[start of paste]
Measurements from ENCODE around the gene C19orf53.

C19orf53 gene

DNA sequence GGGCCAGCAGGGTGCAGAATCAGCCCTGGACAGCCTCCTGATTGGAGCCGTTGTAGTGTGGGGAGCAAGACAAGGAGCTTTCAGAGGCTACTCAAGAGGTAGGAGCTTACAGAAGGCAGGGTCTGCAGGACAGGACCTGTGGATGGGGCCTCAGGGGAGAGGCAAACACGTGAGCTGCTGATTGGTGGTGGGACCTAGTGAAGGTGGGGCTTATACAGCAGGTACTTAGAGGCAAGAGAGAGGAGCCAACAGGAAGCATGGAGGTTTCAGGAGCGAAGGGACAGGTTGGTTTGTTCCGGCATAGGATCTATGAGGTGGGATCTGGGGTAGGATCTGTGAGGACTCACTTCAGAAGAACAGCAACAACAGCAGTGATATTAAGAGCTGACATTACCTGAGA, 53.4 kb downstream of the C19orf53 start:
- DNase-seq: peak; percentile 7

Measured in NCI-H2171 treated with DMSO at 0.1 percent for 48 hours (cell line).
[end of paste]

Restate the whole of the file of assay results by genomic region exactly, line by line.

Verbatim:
Measurements from ENCODE around the gene C19orf53.

C19orf53 gene

DNA sequence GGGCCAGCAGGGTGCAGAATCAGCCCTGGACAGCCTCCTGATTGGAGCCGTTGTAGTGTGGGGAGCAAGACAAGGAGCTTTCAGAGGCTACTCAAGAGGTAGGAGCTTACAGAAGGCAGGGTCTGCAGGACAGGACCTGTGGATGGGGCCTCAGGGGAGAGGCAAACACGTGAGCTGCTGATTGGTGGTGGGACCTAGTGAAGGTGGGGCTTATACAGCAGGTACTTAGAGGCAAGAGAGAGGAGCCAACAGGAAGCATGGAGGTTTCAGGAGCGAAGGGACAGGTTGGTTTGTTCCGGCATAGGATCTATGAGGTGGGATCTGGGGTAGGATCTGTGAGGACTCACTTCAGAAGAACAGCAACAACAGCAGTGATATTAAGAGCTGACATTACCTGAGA, 53.4 kb downstream of the C19orf53 start:
- DNase-seq: peak; percentile 7

Measured in NCI-H2171 treated with DMSO at 0.1 percent for 48 hours (cell line).